1998 World Monuments Watch
Few of Norway's original wooden towns exist. Fires, urban renewal, indifferent owners have reduced many to dereliction. In Trondheim, though, considerable parts of the historic town center are filled with log buildings covered with wood panels. Korsgata (Cross Street), for instance, is a typical residential street lined with such buildings, most of which have remained unchanged since their erection. Part of the millennial celebration for Trondheim in 1997 will focus on the preservation of these wooden structures because they are at risk of being compromised with inappropriate new materials and additions. In 1969, the University of Trondheim bought the site of Korsgata and began demolishing its buildings; public demonstrations halted the destruction. But since then, the properties have been rented to low-income tenants and maintenance has been neglected. The university is now selling the properties and it is feared that the rehabilitations undertaken by new owners may wholly transform the houses. Guidelines for the sensitive restoration of this enclave of buildings need to be established, which, in turn, could be applied to Norway's other wooden towns.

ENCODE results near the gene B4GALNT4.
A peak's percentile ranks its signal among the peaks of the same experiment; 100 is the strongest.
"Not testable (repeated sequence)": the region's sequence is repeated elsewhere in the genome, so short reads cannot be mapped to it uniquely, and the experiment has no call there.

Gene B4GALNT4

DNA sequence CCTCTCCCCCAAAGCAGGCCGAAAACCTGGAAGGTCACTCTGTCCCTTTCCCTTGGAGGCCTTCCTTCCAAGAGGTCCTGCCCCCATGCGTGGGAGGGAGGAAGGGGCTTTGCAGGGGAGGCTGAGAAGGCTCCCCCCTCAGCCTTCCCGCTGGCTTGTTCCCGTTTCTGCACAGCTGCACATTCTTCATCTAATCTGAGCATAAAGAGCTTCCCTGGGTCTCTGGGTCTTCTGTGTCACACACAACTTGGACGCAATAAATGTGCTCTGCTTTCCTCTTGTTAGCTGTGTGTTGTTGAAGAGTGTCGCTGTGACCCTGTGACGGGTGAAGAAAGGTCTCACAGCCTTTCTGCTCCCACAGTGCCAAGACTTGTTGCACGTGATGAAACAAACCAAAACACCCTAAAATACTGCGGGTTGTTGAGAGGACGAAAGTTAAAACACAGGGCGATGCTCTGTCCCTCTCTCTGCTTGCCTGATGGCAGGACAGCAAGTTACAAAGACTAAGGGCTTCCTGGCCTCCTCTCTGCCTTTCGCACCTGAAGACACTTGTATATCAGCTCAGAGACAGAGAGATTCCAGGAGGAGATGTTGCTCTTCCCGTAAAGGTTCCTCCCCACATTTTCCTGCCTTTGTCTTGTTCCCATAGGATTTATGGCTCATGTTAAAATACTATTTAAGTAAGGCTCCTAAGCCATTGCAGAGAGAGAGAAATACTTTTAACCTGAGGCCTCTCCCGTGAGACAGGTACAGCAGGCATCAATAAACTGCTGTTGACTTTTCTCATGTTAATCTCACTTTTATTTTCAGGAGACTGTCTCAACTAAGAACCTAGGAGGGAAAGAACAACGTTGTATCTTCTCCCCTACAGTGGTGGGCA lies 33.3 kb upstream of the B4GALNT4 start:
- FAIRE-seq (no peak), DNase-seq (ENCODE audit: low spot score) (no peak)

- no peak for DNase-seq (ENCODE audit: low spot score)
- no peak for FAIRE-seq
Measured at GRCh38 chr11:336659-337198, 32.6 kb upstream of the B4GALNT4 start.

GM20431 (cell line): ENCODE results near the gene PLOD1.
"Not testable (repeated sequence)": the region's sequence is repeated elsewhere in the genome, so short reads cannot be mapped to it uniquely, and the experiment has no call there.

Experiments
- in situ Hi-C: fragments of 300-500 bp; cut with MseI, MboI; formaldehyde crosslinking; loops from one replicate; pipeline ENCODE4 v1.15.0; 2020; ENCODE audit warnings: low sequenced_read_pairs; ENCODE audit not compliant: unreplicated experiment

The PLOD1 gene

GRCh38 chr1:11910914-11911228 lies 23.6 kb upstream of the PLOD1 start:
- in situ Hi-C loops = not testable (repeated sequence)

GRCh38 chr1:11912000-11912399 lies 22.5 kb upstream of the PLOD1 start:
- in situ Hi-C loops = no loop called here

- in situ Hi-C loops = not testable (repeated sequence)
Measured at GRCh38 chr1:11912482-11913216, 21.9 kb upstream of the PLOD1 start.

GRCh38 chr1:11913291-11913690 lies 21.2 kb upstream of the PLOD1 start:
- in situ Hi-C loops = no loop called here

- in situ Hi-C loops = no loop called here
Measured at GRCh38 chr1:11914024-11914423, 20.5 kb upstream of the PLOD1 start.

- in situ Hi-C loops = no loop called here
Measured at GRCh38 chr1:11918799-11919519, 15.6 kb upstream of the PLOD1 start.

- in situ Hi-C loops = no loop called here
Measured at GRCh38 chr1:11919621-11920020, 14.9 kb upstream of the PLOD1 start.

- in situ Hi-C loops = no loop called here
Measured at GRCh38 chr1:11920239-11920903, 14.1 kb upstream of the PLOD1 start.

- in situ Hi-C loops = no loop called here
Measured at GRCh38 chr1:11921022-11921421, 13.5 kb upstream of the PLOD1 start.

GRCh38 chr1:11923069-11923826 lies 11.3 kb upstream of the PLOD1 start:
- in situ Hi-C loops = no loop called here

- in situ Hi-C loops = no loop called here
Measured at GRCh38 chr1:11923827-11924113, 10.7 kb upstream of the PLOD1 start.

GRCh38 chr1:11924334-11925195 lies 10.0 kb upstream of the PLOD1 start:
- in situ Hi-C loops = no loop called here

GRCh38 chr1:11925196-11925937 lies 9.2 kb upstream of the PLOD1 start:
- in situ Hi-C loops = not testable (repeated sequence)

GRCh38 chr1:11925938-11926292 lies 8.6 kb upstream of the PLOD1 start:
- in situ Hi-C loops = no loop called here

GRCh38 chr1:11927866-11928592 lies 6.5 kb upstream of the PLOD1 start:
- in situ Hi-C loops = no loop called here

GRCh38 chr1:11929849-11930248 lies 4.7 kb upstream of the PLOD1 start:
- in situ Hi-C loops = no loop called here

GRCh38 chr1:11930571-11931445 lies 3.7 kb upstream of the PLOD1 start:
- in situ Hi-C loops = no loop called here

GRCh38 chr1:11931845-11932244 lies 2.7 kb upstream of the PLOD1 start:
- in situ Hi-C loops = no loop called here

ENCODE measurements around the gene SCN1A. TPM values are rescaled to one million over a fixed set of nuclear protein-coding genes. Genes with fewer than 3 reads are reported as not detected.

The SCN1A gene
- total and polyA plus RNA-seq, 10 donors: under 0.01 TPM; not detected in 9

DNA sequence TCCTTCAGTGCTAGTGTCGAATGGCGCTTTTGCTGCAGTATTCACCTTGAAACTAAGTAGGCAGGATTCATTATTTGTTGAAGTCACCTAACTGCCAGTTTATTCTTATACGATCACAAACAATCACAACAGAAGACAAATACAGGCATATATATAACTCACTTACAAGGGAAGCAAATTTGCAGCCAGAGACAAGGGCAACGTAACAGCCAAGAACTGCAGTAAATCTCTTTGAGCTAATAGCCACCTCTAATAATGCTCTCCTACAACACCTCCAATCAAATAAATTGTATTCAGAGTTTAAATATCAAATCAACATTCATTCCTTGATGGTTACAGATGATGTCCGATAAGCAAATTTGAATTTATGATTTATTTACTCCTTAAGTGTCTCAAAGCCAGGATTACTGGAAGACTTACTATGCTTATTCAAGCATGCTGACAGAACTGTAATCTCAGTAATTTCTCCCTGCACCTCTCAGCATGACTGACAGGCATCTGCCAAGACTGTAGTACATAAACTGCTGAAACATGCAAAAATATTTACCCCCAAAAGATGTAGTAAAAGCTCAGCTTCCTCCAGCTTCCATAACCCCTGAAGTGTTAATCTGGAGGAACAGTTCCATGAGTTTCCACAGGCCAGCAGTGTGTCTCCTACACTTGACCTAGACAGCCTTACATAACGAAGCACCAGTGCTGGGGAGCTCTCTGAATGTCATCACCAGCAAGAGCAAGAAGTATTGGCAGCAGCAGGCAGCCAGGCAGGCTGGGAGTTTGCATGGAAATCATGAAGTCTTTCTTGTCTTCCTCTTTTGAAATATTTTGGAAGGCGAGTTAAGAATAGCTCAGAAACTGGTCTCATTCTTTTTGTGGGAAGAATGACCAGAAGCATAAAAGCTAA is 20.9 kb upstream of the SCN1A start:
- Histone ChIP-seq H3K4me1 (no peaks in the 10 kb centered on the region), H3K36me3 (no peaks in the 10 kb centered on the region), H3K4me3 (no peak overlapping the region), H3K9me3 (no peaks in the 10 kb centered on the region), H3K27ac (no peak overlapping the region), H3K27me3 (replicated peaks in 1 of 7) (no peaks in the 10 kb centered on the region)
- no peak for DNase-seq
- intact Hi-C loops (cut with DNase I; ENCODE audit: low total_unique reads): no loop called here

Since the Watch
A student-run organization that provides housing for university students in Trondheim took ownership of the threatened areas. Some historic buildings were preserved, but others were demolished to construct new dormitories. Housing supply has struggled to keep up with the growing student population of Trondheim. January 2011.